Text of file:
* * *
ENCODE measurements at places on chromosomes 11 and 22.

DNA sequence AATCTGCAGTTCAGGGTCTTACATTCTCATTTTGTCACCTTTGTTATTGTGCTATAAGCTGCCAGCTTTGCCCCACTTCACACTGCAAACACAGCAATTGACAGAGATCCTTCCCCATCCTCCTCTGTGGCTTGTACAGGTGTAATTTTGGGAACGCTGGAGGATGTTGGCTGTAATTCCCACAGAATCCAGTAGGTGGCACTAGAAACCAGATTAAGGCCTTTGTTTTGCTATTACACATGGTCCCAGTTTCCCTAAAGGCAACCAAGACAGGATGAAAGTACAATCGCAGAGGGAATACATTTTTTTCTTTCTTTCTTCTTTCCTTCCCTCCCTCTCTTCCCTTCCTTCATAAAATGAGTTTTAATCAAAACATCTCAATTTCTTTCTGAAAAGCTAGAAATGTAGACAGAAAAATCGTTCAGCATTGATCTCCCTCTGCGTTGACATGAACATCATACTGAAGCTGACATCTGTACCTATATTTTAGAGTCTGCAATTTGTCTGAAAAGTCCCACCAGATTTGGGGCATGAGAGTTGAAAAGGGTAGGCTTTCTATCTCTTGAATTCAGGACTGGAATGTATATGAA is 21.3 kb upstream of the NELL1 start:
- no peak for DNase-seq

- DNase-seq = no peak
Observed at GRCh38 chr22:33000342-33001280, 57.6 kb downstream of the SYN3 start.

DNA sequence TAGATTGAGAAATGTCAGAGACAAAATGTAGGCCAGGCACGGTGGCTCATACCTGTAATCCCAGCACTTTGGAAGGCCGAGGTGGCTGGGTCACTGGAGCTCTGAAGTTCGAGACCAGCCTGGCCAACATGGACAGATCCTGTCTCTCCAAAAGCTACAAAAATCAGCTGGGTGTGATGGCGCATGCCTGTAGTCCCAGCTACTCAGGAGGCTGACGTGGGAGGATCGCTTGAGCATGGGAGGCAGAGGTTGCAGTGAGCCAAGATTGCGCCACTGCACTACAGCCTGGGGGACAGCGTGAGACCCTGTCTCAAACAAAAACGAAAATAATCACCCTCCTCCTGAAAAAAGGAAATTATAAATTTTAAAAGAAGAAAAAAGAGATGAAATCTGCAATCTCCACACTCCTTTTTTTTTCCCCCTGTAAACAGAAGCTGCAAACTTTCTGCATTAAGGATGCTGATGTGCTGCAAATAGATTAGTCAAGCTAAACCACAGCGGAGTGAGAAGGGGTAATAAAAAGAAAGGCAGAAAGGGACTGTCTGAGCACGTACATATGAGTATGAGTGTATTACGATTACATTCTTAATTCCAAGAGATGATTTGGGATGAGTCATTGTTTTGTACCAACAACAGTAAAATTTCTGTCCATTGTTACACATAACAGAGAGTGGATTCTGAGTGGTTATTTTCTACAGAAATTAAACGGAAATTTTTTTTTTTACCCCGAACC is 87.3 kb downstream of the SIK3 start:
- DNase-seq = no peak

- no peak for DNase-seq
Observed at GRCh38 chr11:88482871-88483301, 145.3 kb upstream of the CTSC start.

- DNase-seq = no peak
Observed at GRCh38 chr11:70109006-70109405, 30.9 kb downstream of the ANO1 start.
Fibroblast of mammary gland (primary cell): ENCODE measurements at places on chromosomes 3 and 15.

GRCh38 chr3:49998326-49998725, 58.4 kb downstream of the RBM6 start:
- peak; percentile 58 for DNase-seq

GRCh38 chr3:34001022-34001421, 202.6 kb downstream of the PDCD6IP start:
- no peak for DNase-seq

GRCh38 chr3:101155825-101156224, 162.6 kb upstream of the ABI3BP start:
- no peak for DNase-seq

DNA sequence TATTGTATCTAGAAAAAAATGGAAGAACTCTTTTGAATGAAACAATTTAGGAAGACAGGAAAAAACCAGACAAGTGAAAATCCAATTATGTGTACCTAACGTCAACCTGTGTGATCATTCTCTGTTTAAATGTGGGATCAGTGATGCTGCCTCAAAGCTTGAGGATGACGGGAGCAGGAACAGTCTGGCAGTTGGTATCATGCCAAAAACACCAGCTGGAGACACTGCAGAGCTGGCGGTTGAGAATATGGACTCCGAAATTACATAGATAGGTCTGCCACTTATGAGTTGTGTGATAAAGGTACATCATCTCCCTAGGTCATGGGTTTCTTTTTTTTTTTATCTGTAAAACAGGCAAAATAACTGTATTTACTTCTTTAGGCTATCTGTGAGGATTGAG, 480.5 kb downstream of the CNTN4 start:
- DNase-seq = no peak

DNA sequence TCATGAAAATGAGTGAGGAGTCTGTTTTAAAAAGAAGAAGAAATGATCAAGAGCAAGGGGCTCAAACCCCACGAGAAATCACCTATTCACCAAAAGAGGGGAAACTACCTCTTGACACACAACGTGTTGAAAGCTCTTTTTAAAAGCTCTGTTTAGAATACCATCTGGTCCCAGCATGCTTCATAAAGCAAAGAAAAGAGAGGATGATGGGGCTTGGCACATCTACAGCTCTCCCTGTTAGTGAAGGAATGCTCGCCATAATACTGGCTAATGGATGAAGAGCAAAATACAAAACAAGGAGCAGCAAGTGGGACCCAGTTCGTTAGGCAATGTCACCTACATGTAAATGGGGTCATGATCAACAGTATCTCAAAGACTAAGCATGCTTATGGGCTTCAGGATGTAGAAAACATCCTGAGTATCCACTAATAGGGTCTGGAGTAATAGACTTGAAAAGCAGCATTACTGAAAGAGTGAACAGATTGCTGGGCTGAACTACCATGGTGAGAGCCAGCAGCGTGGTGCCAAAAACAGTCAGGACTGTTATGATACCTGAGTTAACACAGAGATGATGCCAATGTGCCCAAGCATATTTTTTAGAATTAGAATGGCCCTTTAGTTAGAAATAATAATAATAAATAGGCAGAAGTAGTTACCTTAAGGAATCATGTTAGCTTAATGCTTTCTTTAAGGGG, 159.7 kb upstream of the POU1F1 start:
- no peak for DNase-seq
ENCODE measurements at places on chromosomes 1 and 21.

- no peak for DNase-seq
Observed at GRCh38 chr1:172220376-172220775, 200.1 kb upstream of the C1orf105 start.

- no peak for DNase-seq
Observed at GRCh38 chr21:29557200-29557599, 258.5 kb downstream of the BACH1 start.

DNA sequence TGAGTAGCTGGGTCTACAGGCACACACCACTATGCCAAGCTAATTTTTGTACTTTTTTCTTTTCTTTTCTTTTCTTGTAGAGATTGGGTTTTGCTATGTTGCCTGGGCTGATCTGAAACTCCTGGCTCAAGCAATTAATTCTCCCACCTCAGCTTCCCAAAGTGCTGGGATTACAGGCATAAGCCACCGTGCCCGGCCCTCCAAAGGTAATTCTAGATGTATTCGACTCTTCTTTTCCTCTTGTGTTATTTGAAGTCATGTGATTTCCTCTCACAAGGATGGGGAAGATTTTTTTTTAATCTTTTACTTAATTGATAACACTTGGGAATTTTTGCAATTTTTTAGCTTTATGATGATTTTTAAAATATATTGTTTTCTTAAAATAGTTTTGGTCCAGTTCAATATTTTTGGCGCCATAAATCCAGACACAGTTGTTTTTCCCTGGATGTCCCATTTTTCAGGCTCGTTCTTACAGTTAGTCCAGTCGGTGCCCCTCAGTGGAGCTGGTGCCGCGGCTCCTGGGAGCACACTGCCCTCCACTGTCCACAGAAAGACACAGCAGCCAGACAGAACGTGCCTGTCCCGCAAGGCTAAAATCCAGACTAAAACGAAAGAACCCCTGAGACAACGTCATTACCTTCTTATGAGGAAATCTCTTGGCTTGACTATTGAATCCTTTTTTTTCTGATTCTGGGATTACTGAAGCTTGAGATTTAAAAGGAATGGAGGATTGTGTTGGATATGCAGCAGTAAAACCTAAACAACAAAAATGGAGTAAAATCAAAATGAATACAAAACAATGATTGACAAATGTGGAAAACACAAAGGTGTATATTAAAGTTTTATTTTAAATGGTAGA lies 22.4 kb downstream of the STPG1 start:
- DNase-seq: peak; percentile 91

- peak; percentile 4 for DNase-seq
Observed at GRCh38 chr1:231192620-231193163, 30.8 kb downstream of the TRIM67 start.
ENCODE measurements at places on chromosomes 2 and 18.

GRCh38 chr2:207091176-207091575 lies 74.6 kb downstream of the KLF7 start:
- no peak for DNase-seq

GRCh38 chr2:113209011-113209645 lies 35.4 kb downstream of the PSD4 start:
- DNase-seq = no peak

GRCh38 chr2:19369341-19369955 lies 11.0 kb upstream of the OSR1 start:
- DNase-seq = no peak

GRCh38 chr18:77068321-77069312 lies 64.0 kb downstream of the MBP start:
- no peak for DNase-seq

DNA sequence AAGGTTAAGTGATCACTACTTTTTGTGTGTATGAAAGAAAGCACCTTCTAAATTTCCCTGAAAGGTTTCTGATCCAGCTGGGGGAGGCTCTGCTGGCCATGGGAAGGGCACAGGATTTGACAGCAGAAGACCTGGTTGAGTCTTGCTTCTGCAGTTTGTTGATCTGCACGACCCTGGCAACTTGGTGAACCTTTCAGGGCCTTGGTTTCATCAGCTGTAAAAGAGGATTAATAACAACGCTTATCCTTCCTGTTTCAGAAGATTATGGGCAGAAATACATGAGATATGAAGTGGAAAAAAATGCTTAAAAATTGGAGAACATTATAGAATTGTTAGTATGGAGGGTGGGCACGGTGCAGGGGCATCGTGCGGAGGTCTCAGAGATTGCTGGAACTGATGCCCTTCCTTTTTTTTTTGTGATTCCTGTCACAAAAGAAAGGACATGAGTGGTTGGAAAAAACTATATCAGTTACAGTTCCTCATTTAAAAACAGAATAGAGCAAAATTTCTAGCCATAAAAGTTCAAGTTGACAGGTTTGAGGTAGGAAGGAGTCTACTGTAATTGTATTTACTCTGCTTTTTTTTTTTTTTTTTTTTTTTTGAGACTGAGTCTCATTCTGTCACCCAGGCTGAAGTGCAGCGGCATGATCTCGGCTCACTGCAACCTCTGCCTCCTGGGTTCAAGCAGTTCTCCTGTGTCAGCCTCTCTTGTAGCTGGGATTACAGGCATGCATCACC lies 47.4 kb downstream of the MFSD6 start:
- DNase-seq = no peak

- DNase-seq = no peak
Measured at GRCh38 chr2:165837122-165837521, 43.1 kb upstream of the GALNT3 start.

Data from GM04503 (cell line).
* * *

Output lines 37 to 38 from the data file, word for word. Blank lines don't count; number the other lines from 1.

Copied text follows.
GRCh38 chr2:19369341-19369955 lies 11.0 kb upstream of the OSR1 start:
- DNase-seq = no peak